China Mobile promises 5G phones for just 1,000 yuan

Top News | Tereza Cai and Agencies 26 Jun 2019

China will accelerate its 5G development despite hindrances caused by the trade war with the United States, China Mobile has revealed, and a handset could be as cheap as 1,000 yuan (HK$1,135).

The plan is for 5G mobile phones to move toward low and medium price levels by the end of next year. That could see some 5G mobile phone prices falling into a price bracket of 1,000-2,000 yuan.

The mainland's largest telecommunications operator, China Mobile also announced yesterday that it will be setting up a 30-billion-yuan 5G industry fund. It has in fact already raised the first capital requirement of 7-10 billion yuan.

The company's package of 5G plans that was unveiled at a media conference in Shanghai includes 200G data, 1,000 minutes of airtime, and 100 messages per month, though such services will be reserved for established customers at the outset.

China Mobile vice president Jian Qin said the unit price for the 5G data would not be higher than that for 4G data and fees would be based on a basic package plus alternative additional services.

And chairman Yang Jie said that more than 50,000 base stations are being set up across the mainland this year, which will mesh with the plan to offer 5G commercialized services for users in over 50 cities.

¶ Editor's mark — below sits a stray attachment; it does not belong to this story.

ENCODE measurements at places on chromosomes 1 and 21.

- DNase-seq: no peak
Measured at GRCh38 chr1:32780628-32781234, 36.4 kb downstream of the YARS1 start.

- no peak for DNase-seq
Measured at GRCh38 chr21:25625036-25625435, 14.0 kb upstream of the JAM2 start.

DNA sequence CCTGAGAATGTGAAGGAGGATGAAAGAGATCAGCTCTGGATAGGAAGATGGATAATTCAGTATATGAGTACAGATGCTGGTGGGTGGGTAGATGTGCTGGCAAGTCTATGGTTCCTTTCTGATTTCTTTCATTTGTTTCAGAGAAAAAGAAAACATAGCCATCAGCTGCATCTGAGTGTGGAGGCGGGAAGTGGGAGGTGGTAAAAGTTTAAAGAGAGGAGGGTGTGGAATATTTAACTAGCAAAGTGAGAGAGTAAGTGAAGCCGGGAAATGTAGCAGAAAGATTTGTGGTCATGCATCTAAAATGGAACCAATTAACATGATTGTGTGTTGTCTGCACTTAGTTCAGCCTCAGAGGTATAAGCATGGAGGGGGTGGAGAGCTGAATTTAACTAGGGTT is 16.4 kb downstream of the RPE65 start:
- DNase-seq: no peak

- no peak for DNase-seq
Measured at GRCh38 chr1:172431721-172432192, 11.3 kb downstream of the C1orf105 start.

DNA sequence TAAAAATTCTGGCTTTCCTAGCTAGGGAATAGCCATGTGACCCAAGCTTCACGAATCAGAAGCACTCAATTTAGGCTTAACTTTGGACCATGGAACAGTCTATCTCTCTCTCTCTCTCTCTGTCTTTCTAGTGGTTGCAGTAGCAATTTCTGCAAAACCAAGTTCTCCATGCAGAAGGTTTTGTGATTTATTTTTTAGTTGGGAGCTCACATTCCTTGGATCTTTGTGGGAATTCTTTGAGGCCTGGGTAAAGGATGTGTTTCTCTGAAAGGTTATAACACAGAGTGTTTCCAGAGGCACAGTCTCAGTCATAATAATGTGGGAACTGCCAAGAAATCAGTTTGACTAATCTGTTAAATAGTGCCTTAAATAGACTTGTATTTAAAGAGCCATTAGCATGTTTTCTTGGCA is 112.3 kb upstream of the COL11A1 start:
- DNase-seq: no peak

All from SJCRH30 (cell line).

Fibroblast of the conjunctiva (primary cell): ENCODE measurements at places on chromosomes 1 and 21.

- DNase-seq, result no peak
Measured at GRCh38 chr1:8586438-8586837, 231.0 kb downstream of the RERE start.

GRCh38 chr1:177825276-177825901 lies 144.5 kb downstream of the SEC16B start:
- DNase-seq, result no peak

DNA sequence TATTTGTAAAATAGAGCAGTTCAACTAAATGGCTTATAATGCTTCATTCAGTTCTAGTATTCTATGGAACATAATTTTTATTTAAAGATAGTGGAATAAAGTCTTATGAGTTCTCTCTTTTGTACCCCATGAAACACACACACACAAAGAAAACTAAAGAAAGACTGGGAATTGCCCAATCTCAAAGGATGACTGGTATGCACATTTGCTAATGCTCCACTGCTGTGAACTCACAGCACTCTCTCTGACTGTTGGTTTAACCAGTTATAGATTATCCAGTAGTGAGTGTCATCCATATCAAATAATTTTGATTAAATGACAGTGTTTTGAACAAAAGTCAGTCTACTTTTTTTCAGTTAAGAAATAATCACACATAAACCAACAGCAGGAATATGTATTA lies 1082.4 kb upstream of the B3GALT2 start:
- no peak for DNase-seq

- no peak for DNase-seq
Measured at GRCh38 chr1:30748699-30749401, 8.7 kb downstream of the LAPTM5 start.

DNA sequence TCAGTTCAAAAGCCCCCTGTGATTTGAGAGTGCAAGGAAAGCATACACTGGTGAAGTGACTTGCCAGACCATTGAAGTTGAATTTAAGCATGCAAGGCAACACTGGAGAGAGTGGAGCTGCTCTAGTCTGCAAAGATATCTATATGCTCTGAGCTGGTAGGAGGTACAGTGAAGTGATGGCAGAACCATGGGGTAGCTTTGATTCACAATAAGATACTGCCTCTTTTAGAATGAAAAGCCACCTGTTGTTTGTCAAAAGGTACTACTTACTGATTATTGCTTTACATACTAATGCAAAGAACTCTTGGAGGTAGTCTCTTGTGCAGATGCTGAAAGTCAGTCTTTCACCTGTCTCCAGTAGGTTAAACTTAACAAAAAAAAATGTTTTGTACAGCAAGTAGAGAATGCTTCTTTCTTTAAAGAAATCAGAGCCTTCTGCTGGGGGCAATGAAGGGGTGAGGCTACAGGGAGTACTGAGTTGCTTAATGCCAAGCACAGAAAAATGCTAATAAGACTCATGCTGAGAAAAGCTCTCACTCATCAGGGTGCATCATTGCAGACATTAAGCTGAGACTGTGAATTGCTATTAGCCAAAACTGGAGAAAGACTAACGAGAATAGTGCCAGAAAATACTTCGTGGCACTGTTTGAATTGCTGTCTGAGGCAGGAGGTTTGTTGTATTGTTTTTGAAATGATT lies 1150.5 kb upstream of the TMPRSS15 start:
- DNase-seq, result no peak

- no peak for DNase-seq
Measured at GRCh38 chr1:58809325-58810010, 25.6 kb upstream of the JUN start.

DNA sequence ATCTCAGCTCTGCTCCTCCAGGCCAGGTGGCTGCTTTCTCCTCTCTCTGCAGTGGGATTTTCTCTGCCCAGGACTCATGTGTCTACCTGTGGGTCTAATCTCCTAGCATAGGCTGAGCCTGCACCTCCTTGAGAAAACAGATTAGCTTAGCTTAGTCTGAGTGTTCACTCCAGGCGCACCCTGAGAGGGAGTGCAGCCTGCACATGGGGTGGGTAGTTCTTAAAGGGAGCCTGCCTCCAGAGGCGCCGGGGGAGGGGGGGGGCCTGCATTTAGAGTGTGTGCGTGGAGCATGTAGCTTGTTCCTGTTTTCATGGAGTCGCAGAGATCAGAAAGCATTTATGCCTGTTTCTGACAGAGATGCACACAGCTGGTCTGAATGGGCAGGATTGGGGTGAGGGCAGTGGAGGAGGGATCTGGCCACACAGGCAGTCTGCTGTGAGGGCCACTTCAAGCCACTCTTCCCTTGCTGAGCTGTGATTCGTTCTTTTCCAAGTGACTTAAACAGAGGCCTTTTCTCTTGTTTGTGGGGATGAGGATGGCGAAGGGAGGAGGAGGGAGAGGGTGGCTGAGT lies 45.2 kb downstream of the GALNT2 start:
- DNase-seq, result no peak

China Mobile, he added, would then expand 5G network coverage next year. The intention is to offer 5G services in all large cities.

Yang also said China Mobile will invest 3 billion yuan into developing 5G content such as ultra-high definition videos and games.

The firm handed out the first batch of 5G terminals - more than 10,000 units, including 11 products - at the media conference. These take in smartphone brands including Huawei, Vivo, OPPO, ZTE, Xiaomi, Samsung, OnePlus, TCL and China Mobile.

The vice chief executive of China Mobile Li Huidi revealed that the terminals are expected to obtain national network access licenses next month and will be launched at the end of July.

Meanwhile, the Ministry of Industry and Information Technology released a 2019 work plan to accelerate the study on 5G applications.

Li Guohua, the chief executive of China Unicom (Hong Kong), said at another event that the granting of the 5G licenses by the Chinese government in early June was a move that represented the start of the 5G commercialized era, saying it could trigger economic output of US$1.5 trillion (HK$11.7 trillion).

He expects the demand for international communications will increase with more and more Chinese companies expanding into overseas markets and foreign companies entering China.

Wu Qing, the vice mayor of Shanghai, said at the media event that there are already over 3,000 5G base stations in his city, and he expects that number to rise 13,000 by the end of this year.

Shanghai is also planning to set more than 100 industry standards for 5G applications.

Still, the US blacklisting of Huawei Technologies and other top Chinese tech companies is making it trickier for some mobile industry professionals to get down to business.

The Mobile World Congress Shanghai, China's largest forum for the mobile industry which starts today and runs until Friday, is being marked by almost daily salvos from the Trump administration aimed at Huawei and other technology companies.

Related to that, SoftBank's Japanese telecom unit selected Nokia Oyj and Ericsson AB as vendors for its next-generation wireless network, excluding long-time supplier Huawei.

Search Archive

Advanced Search
July 2019
S M T W T F S

Today's Standard



Yearly Magazine

Yearly Magazine